It is still a college only and not a university ; ; it is , in fact , the only college in the Ivy group . However , three distinguished associated graduate schools offer professional curriculums -- the Dartmouth Medical School ( third oldest in the country and founded in 1797 ) , the Thayer School of Engineering , and the Amos Tuck School of Business Administration . All three are purposely kept small , with a current total enrollment of about two hundred .

All three schools coordinate their educational programs with that of the undergraduate college and , like the college proper , place emphasis upon a broad liberal arts course as the proper foundation for specialized study . Students of the college who are candidates for the A.B. degree and can satisfy the academic requirements of the medical and business schools , may enter either of these associated schools at the beginning of senior year , thus completing the two-year postgraduate course in one year . The Thayer School offers a year of postgraduate study in somewhat the same way , after a boy wins a B.S. in engineering .

So Dartmouth is moving closer to the others in the Ivy group . It is still , however , the junior member of the League , if not in years at least in the catching up it has had to do . It has not been a well-known school for any part of the span the other Ivies have enjoyed . However much football has been over-emphasized , the public likes to measure its collegiate favorites by the scoreboard , so , while Yale need never give its record a thought again since outscoring its opponents 694 to 0 in the season of 1888 , Dartmouth had to wait until its championship team of 1925 for national recognition .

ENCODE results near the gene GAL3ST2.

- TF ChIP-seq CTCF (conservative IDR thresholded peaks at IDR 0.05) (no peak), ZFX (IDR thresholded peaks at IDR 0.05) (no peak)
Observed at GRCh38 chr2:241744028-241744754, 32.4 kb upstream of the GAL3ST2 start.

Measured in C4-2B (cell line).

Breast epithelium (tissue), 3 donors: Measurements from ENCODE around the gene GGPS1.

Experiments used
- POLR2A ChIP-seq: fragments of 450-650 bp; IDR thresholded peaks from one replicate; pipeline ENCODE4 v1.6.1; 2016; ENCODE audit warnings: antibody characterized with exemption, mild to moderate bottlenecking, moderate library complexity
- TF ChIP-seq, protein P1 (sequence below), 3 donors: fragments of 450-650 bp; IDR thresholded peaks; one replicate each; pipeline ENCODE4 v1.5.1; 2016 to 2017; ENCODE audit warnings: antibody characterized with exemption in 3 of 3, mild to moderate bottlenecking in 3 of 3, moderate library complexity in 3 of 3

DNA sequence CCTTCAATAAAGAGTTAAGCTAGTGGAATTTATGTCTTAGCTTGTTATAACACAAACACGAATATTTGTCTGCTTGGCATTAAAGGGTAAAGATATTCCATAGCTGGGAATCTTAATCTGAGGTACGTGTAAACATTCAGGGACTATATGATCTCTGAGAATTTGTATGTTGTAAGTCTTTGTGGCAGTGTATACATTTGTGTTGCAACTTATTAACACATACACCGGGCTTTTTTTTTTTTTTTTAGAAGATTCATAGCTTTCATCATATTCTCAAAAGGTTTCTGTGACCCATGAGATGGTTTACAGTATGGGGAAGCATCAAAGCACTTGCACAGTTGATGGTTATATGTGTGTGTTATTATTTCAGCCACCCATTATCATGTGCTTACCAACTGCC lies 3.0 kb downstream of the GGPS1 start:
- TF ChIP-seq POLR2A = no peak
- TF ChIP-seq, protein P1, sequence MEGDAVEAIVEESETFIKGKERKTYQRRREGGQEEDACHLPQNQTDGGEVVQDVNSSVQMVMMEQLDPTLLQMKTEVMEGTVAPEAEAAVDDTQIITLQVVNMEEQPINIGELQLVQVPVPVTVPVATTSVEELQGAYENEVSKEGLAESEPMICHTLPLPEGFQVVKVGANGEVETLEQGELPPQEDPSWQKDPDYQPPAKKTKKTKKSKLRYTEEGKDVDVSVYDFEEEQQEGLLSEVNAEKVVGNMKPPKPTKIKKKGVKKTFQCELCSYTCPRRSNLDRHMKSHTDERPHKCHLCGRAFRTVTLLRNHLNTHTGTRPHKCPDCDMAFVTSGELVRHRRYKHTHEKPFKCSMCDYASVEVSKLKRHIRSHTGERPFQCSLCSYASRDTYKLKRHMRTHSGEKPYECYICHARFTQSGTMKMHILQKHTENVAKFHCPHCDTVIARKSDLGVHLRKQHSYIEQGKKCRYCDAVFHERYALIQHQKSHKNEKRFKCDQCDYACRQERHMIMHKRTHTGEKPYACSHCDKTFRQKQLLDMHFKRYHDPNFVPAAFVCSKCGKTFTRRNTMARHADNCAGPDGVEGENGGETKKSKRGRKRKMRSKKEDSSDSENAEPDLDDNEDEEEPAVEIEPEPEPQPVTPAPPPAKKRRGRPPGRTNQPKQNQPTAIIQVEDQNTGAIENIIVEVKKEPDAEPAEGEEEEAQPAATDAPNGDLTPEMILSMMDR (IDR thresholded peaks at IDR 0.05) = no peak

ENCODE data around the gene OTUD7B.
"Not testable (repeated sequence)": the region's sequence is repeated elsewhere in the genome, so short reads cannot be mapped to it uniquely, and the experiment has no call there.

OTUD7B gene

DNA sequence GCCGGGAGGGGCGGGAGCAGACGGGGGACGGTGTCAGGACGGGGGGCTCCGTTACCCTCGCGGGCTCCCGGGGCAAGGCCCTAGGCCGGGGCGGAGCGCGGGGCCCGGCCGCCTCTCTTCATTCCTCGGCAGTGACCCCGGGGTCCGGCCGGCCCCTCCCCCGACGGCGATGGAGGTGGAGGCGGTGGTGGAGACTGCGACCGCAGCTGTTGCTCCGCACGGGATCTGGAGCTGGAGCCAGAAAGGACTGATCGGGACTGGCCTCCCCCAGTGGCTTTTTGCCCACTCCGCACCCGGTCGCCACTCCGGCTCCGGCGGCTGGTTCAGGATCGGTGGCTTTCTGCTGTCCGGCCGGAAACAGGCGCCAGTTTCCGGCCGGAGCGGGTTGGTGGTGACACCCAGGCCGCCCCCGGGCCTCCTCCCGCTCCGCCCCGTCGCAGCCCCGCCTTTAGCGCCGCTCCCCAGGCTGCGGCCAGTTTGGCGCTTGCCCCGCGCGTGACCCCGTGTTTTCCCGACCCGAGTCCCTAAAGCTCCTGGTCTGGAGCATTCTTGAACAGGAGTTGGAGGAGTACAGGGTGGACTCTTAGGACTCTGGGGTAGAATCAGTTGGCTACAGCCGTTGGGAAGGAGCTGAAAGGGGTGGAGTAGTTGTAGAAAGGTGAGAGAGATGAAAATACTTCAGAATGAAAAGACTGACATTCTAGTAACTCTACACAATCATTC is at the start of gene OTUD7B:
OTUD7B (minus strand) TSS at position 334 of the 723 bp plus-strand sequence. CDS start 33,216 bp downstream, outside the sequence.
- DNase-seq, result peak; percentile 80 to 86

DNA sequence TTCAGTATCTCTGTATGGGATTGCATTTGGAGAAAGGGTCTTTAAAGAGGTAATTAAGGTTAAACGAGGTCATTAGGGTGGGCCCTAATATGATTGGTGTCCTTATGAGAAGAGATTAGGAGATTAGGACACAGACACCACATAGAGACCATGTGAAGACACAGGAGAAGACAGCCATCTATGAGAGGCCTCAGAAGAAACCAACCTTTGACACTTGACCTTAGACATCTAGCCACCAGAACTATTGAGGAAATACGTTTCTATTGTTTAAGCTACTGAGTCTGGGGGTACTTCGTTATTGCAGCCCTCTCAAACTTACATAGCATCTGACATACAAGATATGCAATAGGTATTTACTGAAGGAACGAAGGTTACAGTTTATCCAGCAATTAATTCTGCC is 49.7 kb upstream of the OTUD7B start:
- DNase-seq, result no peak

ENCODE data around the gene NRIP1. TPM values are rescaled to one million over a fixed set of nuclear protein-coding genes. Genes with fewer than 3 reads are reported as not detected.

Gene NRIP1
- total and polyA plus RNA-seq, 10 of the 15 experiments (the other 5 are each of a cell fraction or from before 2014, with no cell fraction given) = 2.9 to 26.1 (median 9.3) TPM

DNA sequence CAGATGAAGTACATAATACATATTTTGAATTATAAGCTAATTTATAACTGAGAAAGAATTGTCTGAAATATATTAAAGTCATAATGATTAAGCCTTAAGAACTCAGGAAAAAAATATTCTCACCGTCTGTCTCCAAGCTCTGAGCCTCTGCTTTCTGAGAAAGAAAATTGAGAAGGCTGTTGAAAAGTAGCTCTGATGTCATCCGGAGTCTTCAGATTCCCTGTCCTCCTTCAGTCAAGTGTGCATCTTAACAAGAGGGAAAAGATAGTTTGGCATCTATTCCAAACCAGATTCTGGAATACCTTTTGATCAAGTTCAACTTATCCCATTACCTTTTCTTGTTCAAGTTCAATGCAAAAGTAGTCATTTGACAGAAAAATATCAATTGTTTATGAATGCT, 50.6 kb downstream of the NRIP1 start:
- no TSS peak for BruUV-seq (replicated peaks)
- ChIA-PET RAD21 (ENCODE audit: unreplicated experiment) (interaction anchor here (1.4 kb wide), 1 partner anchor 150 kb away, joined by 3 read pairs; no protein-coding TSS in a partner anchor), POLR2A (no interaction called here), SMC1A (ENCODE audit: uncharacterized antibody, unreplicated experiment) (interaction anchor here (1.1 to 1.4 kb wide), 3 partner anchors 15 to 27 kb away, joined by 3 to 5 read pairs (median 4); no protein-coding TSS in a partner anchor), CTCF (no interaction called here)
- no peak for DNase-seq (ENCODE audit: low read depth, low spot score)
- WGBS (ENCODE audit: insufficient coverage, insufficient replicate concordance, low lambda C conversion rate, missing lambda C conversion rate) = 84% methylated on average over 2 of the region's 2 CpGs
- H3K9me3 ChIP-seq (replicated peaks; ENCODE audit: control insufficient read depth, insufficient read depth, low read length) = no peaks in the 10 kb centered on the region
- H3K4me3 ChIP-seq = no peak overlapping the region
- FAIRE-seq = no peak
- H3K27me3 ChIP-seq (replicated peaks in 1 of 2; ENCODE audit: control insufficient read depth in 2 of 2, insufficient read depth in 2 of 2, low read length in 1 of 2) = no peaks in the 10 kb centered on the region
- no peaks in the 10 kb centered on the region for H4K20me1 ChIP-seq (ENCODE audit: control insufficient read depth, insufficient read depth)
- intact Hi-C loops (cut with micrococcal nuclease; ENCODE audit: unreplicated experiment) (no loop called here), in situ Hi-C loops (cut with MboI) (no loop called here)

It has come on with a rush in more significant areas . Today it espouses certain ideas in its curriculum that other institutions might consider somewhat breathtaking . But Dartmouth preserves its youthful brashness even in its educational attitudes , and , although some of its experiments may still be in the testing stage , they make for lively copy .

President Emeritus Hopkins once proposed to corral an `` aristocracy of brains '' in Hanover .